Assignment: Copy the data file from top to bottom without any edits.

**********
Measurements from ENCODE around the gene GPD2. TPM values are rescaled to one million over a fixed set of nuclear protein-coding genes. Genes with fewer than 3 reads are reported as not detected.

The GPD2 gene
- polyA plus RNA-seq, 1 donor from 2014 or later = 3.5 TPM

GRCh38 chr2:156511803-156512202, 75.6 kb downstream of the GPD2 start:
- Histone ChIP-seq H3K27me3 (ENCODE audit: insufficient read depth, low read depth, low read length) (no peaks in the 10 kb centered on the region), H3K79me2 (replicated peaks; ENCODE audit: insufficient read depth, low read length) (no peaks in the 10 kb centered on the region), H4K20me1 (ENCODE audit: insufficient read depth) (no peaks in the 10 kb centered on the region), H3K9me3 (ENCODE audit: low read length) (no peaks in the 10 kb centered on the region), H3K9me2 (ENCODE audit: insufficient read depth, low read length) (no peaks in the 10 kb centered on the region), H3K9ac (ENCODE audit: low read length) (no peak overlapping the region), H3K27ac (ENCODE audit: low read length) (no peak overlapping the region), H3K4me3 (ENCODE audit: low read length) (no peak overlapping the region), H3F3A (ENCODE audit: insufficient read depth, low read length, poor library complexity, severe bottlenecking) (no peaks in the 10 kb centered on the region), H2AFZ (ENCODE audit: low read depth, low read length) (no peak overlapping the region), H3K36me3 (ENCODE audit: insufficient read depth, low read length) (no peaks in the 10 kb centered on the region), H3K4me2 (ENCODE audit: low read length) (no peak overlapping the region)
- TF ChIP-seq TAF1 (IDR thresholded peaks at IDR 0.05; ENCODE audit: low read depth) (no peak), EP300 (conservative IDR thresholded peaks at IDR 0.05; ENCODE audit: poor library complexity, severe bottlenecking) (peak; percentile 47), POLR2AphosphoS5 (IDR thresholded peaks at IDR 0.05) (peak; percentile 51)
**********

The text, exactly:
Measurements from ENCODE around the gene GPD2. TPM values are rescaled to one million over a fixed set of nuclear protein-coding genes. Genes with fewer than 3 reads are reported as not detected.

The GPD2 gene
- polyA plus RNA-seq, 1 donor from 2014 or later = 3.5 TPM

GRCh38 chr2:156511803-156512202, 75.6 kb downstream of the GPD2 start:
- Histone ChIP-seq H3K27me3 (ENCODE audit: insufficient read depth, low read depth, low read length) (no peaks in the 10 kb centered on the region), H3K79me2 (replicated peaks; ENCODE audit: insufficient read depth, low read length) (no peaks in the 10 kb centered on the region), H4K20me1 (ENCODE audit: insufficient read depth) (no peaks in the 10 kb centered on the region), H3K9me3 (ENCODE audit: low read length) (no peaks in the 10 kb centered on the region), H3K9me2 (ENCODE audit: insufficient read depth, low read length) (no peaks in the 10 kb centered on the region), H3K9ac (ENCODE audit: low read length) (no peak overlapping the region), H3K27ac (ENCODE audit: low read length) (no peak overlapping the region), H3K4me3 (ENCODE audit: low read length) (no peak overlapping the region), H3F3A (ENCODE audit: insufficient read depth, low read length, poor library complexity, severe bottlenecking) (no peaks in the 10 kb centered on the region), H2AFZ (ENCODE audit: low read depth, low read length) (no peak overlapping the region), H3K36me3 (ENCODE audit: insufficient read depth, low read length) (no peaks in the 10 kb centered on the region), H3K4me2 (ENCODE audit: low read length) (no peak overlapping the region)
- TF ChIP-seq TAF1 (IDR thresholded peaks at IDR 0.05; ENCODE audit: low read depth) (no peak), EP300 (conservative IDR thresholded peaks at IDR 0.05; ENCODE audit: poor library complexity, severe bottlenecking) (peak; percentile 47), POLR2AphosphoS5 (IDR thresholded peaks at IDR 0.05) (peak; percentile 51)